The most impressive building in town is the brand-new university centre, which also houses the museum, bookshop and tourist office. The university centre is a cooperative project of several mainland Norwegian universities, not an independent institution. It has beautiful polished wood floors, and everyone has to take off their shoes even to enter the public spaces. I couldn’t resist buying a book on polar bears at the bookshop and another on Franz Josef Land.
I once imagined Longyearbyen as a sort of arctic camp, with Nansen-like figures stumbling out of tents with ice in their beards, smelling of polar-bear steak. In fact Longyearbyen reminded me very much of certain Icelandic towns – say, Borgarnes or Siglufjörður. One main difference is that it’s a town of transients who mostly live there for only a few years – no one really has roots in Longyearbyen. And there aren’t any reindeer wandering the streets in Borgarnes.
Before stopping in Longyearbyen, our ship sailed under bright sunshine into Magdalenafjord at Svalbard’s northwestern tip, as well as Hornsund in southern Svalbard. Both fjords had fine glaciers and craggy peaks, and Hornsund has a small Polish-run scientific research station. We also sailed up past 80° north to the edge of the polar ice cap. I thought we’d see giant icebergs, like the Antarctic ice sheets, but the polar ice cap is made of thin, flat floes formed from frozen sea surface which extend just inches above and below the water. At its edge, the floes are small and broken, with more water than ice. We stood on deck looking down at the ice as the ship bumped against one floe and the next, kind of like pushing croutons around in a bowl of soup.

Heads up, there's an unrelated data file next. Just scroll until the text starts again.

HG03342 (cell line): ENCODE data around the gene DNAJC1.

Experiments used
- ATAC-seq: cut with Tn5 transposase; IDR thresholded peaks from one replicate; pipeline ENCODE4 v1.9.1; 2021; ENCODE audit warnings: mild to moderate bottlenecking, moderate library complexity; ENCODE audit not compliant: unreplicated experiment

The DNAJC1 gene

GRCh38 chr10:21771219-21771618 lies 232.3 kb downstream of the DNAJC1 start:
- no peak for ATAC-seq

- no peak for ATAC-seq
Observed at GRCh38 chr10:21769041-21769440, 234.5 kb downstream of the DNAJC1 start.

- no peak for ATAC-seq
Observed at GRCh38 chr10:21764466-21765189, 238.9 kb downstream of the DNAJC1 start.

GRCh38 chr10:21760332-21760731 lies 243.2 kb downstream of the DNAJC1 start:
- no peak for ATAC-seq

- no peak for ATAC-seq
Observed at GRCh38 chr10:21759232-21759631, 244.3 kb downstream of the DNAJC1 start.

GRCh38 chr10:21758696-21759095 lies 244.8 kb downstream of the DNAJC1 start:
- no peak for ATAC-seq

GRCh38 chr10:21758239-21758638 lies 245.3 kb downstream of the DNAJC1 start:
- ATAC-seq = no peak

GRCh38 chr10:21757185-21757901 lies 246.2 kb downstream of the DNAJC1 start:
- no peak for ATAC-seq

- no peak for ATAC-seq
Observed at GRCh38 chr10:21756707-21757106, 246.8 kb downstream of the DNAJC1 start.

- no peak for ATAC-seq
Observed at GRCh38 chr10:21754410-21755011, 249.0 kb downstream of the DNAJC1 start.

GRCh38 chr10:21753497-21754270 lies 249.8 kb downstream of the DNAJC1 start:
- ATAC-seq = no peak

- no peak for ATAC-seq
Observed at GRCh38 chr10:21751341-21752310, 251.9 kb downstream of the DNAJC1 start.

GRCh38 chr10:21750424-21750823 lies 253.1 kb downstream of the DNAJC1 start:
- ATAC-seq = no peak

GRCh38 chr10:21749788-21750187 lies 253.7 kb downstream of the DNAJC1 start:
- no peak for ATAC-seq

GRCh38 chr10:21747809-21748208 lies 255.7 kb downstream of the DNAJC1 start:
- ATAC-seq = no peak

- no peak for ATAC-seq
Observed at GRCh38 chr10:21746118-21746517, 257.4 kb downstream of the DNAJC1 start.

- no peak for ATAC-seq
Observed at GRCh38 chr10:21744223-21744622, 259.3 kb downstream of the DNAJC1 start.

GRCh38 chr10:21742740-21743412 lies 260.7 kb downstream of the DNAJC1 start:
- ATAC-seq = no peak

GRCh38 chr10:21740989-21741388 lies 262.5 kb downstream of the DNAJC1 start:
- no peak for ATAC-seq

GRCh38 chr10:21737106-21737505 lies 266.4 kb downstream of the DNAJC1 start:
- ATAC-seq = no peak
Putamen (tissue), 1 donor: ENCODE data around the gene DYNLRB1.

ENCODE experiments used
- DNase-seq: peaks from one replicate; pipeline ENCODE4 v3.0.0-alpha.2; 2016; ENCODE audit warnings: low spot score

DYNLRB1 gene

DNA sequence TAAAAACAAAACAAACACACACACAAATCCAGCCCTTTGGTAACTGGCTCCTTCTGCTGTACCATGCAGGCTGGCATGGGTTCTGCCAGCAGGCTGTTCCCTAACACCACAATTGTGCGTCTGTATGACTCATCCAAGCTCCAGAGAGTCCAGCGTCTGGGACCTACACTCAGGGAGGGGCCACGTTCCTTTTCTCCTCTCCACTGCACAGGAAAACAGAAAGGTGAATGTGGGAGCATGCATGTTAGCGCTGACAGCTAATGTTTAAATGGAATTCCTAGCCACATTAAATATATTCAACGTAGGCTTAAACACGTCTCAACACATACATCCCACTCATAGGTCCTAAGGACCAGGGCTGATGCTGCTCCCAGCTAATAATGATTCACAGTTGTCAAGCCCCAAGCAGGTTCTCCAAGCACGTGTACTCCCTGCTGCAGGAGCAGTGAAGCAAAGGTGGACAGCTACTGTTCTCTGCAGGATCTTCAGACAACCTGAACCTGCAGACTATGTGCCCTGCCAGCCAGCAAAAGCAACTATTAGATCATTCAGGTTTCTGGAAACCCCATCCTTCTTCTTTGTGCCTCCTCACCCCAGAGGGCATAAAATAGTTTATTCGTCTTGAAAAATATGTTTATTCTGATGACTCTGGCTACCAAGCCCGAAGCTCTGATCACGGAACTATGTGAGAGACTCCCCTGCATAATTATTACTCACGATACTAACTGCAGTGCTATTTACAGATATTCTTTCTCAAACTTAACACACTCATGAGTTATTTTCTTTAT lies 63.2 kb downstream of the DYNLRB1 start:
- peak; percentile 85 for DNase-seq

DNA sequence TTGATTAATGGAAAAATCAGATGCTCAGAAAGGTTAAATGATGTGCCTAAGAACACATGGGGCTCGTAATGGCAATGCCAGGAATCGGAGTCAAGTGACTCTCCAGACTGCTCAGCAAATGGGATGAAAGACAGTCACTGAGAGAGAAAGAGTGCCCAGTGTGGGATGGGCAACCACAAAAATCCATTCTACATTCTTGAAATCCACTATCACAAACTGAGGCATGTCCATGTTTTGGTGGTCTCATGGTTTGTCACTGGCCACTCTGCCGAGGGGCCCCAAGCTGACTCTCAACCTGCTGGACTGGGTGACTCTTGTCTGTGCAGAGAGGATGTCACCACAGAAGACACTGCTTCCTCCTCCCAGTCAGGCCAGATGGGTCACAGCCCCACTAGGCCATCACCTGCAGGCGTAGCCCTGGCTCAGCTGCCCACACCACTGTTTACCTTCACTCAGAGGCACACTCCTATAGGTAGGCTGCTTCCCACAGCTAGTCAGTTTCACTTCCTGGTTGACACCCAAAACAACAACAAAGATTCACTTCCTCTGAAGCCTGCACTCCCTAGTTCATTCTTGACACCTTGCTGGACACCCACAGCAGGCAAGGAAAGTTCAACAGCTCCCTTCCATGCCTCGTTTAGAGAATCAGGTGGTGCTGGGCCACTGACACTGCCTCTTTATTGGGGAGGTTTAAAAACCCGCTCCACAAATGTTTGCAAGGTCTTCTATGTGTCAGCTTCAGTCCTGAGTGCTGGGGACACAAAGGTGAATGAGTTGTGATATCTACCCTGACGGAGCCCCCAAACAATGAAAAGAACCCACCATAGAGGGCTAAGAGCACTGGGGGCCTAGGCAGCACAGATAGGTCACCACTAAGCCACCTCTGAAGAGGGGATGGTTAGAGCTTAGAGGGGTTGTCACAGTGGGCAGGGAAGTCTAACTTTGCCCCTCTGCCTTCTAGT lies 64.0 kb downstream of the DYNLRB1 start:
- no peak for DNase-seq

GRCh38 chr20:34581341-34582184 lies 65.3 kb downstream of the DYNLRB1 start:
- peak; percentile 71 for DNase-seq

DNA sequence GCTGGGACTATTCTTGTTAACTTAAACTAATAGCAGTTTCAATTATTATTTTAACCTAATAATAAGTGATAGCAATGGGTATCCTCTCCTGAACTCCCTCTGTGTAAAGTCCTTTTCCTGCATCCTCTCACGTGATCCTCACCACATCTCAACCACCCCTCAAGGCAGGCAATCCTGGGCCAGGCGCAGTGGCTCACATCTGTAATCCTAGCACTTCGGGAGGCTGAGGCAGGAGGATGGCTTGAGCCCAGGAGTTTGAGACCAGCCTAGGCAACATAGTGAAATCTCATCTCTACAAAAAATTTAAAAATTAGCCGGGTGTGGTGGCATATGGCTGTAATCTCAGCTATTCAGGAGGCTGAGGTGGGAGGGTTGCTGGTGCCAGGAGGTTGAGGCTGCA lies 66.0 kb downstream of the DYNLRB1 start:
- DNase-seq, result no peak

From Svalbard we sailed to Akureyri, passing the mysterious island of Jan Mayen on the second morning out. Long, skinny Jan Mayen belongs to Norway. It is home to a huge glacier-capped volcano, called Beerenberg, and a weather station with 18 crew members, who have found that the island has an average of four truly sunny days per year. There is no harbour, so we couldn’t land. When I woke up and looked out the window, the ship was sailing through a giant fog-bank and I was afraid I wouldn’t see the island at all. But the fog cleared during breakfast, we’d hit one of the four annual sunny days, and the view of Beerenberg and the north coast of the island was great.
I have mixed feelings about the life of a cruise lecturer (at this stage in my life I prefer to work for money instead of free time). But I can recommend Svalbard and (if you can ever get there) Jan Mayen. Svalbard is easy enough to reach, with frequent flights from Oslo and Tromsø, many ships going there each summer, and lots of things to do (see www.svalbard.net, where I reserved the mine tour). As for Jan Mayen, Icelanders have known about it since the year 1194 without ever finding an excuse to spend much time there. Unless you speak Norwegian and can swing yourself a job at the weather station, you’ll have to be content with a sail-by.